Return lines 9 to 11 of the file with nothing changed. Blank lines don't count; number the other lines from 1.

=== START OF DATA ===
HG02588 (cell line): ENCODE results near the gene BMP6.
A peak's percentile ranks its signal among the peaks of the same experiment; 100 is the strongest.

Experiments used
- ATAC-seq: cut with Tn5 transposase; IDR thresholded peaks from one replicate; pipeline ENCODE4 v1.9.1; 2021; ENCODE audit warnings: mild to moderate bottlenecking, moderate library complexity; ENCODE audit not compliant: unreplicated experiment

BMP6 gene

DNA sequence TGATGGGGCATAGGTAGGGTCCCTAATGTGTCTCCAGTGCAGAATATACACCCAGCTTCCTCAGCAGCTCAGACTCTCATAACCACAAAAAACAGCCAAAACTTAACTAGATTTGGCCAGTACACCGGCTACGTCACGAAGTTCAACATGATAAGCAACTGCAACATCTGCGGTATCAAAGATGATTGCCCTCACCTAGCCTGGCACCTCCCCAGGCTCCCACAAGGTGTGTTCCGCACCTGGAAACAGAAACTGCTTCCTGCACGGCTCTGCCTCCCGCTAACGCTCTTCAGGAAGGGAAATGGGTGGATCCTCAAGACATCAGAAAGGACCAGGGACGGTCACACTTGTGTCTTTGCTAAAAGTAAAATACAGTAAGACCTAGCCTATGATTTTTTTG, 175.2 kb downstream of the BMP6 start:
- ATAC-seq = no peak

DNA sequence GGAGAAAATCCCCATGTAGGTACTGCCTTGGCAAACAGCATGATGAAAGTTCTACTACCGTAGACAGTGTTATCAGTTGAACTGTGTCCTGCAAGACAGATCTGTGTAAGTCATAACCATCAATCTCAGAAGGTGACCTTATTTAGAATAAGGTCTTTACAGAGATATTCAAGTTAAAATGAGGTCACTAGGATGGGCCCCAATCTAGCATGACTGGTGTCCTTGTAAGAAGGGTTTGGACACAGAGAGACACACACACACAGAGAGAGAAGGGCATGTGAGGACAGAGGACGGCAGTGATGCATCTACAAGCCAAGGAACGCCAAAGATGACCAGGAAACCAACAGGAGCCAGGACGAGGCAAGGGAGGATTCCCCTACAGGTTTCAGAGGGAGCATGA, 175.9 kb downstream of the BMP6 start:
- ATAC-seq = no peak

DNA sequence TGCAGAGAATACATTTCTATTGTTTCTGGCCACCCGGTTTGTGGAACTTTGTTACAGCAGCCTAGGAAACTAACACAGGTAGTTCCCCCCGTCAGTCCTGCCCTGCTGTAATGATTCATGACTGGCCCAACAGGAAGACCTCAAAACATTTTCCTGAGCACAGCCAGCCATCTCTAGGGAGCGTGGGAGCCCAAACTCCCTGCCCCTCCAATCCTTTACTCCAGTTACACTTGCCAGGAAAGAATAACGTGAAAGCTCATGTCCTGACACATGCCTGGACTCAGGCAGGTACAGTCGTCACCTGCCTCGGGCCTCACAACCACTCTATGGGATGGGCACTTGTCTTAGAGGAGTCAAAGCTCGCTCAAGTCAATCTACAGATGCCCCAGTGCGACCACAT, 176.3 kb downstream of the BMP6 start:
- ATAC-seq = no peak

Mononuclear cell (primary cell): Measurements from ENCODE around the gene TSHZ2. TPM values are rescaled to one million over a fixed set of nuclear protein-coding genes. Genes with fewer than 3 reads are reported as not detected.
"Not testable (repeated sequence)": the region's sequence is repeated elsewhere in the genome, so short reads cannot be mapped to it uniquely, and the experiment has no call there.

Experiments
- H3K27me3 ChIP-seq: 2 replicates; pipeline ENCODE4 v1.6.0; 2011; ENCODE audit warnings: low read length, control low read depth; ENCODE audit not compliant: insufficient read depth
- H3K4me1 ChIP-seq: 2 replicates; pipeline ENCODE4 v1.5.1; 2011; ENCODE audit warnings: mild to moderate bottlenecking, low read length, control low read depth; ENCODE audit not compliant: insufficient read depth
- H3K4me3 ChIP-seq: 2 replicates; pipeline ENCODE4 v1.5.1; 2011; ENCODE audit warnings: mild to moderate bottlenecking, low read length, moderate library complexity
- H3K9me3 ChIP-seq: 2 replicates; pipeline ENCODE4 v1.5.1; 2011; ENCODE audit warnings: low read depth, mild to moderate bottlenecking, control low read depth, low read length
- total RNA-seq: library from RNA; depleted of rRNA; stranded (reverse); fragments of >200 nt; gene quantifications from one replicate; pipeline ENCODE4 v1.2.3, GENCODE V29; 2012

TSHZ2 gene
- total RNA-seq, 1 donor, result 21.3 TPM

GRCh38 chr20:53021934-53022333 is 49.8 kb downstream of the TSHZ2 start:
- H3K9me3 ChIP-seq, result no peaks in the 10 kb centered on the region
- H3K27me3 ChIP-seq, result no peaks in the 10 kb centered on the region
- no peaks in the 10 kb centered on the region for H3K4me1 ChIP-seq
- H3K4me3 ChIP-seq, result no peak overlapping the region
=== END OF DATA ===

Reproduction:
- ATAC-seq = no peak

DNA sequence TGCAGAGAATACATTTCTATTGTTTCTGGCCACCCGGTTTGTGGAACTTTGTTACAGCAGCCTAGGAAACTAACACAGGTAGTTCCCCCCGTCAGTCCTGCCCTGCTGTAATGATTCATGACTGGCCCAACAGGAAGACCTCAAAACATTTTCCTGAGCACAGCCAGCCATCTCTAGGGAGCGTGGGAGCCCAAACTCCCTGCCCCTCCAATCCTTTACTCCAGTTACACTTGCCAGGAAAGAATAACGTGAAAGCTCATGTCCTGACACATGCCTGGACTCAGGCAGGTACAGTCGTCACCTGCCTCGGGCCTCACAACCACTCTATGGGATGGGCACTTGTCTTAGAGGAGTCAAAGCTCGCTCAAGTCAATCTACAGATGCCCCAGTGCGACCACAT, 176.3 kb downstream of the BMP6 start:
- ATAC-seq = no peak